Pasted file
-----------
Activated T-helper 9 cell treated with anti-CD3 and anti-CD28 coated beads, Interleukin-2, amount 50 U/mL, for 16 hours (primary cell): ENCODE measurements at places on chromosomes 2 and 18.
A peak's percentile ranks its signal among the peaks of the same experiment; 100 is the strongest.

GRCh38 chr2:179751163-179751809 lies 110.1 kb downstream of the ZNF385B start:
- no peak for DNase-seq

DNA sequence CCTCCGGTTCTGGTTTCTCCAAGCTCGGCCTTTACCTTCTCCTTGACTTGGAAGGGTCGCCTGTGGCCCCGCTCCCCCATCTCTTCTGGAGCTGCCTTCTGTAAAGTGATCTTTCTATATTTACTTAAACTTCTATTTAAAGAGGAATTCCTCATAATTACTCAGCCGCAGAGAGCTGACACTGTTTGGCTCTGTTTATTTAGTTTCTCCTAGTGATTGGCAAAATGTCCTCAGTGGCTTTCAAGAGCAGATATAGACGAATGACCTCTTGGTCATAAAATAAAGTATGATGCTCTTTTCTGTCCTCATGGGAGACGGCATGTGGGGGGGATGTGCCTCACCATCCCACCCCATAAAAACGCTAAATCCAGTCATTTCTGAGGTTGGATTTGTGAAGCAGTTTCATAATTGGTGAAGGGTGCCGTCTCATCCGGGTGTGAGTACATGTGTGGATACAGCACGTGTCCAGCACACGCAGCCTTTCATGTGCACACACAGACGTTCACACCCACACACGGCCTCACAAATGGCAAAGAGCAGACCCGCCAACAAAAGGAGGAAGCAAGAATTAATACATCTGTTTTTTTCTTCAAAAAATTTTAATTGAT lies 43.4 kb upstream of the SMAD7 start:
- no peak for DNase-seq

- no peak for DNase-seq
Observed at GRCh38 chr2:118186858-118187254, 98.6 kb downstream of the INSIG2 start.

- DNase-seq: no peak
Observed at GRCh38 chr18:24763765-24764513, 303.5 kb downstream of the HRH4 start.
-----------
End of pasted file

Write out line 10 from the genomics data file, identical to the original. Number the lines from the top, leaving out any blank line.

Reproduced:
Observed at GRCh38 chr18:24763765-24764513, 303.5 kb downstream of the HRH4 start.